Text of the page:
What Russia’s Latest Protests Mean for Putin – JULIA IOFFE MAR 27, 2017


Police officers detain an opposition supporter during a rally in Vladivostok, Russia.

After the largest demonstrations in years erupted across the country on Sunday, the Kremlin is fighting back.

MOSCOW— It’s not a rare sight in this city to see tens of thousands of people pour into the streets to express their opposition to the government that makes its home here. Moscow was the epicenter of the massive pro-democracy protests of 2011-2012, and many others since, including rallies to commemorate slain opposition leader Boris Nemtsov. This is the city where Vladimir Putin lives, along with the tens of thousands of people who make his machine of state hum. But given its wealth and cosmopolitanism, Moscow is also the most oppositional city in Russia. In 2013, it nearly forced the Kremlin-installed mayor into a run-off with a charismatic young opposition leader, Alexey Navalny. So in some ways, it was not surprising to see thousands heed his call to come out and protest here on Sunday.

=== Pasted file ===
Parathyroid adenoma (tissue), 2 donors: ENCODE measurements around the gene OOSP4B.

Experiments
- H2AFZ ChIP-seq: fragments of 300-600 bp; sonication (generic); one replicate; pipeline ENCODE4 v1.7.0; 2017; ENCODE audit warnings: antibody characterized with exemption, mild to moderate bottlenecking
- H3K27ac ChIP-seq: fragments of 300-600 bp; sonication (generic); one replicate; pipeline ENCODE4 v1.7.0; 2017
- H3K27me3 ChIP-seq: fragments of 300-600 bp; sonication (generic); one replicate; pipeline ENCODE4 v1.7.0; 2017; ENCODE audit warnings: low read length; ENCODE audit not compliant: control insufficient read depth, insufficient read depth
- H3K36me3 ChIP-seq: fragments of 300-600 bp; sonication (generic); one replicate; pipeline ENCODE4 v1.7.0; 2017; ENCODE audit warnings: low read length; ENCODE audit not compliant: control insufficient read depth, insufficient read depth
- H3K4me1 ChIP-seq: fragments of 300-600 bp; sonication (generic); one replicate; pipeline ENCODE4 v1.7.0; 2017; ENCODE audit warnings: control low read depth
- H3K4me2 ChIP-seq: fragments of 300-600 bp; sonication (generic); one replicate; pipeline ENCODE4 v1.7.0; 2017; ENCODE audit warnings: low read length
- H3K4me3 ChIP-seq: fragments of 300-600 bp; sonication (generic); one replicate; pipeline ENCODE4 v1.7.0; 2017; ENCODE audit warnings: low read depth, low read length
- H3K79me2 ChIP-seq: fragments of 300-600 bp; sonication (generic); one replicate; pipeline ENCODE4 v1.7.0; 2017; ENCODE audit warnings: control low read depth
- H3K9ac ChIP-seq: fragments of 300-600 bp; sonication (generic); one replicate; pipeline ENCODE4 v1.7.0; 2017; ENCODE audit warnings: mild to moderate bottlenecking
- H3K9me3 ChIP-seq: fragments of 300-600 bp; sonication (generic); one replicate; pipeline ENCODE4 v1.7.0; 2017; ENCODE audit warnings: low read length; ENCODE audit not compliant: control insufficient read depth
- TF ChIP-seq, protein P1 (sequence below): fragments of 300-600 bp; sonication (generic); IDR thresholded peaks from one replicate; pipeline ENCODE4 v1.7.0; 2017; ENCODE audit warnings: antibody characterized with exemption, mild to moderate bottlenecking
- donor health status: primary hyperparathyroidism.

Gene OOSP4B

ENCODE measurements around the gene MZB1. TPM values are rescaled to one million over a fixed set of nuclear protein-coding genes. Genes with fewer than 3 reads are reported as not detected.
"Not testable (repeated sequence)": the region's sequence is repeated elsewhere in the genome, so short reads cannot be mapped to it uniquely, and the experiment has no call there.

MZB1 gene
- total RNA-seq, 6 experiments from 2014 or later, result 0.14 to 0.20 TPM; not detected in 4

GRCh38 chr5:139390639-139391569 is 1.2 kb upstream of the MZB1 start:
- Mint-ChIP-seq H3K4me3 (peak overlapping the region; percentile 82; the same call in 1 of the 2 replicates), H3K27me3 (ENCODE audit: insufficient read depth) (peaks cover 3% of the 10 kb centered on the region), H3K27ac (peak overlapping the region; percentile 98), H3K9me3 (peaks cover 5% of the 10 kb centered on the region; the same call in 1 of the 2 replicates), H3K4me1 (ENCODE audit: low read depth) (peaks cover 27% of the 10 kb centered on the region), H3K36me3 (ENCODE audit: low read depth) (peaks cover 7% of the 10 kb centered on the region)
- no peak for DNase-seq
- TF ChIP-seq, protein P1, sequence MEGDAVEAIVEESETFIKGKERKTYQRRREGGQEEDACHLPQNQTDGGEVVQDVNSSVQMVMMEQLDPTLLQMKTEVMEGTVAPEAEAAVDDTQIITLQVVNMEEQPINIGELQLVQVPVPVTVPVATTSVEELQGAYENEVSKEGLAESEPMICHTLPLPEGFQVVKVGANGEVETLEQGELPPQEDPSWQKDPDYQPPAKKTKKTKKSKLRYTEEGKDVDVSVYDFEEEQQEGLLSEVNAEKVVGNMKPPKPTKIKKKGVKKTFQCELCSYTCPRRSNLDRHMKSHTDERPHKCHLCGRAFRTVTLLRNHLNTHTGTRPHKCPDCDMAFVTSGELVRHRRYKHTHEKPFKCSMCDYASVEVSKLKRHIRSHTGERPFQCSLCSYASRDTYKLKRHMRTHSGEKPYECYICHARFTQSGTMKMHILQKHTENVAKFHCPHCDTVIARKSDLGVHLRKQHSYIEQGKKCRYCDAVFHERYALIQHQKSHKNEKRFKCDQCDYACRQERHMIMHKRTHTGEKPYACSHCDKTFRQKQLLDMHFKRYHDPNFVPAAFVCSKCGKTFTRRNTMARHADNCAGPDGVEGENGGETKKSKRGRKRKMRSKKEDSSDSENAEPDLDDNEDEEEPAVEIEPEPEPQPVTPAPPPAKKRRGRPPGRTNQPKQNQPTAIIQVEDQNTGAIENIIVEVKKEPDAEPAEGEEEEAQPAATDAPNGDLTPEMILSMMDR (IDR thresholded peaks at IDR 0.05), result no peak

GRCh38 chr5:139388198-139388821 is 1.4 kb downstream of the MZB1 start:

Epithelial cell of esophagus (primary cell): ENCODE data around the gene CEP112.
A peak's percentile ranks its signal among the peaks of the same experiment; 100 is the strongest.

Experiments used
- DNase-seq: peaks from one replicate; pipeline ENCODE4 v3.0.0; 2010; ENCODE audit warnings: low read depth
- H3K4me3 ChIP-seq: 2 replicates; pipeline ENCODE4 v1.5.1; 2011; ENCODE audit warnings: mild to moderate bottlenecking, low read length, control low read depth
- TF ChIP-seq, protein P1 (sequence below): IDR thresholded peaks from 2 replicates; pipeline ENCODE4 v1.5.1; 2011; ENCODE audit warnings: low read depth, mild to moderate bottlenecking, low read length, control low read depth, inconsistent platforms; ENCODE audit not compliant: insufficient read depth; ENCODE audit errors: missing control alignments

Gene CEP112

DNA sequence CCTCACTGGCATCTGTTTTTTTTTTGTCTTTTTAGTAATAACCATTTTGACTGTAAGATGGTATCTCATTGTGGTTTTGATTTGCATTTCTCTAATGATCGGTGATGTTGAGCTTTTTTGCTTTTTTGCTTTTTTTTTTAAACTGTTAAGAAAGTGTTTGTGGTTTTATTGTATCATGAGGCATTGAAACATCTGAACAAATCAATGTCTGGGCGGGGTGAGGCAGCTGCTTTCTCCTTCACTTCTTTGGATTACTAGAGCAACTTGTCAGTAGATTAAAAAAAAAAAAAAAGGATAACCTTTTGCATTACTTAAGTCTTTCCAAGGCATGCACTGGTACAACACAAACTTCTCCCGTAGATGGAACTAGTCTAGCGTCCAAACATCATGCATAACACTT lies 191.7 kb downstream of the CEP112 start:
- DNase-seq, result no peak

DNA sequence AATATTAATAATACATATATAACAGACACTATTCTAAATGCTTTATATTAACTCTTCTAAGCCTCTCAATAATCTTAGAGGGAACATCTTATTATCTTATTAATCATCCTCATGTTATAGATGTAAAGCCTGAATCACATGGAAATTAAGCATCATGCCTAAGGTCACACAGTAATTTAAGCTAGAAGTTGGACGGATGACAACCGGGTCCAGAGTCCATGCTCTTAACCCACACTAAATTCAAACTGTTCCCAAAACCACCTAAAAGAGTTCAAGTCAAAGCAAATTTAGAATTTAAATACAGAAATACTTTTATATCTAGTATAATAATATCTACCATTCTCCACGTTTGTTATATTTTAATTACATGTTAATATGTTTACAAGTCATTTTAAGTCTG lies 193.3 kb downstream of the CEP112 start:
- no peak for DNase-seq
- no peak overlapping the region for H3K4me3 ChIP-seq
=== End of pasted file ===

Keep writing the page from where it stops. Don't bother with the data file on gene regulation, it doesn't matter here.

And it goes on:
But Sunday’s protest was different. Unlike the rallies in Nemtsov’s memory or even the 2011-2012 protests, this one did not have a permit from the Moscow city authorities. Over the weekend, the mayor’s office warned people that protestors alone would bear the responsibility for any consequences of attending what they deemed an illegal demonstration. But despite those warnings and despite the fresh memory of some three dozen people being charged—many of whom did prison time—for a protest in May 2012 that turned violent, thousands came out in Moscow. The police estimated attendance at 8,000, but given officials’ predilection for artificially deflating the numbers of those gathered at such events to make them seem less of a threat, the number could easily have been double that. People clogged the length of Tverskaya Street, one of the city’s main drags. The iconic Pushkin Square was packed, and people clung to the lampposts, chanting “Russia will be free!”

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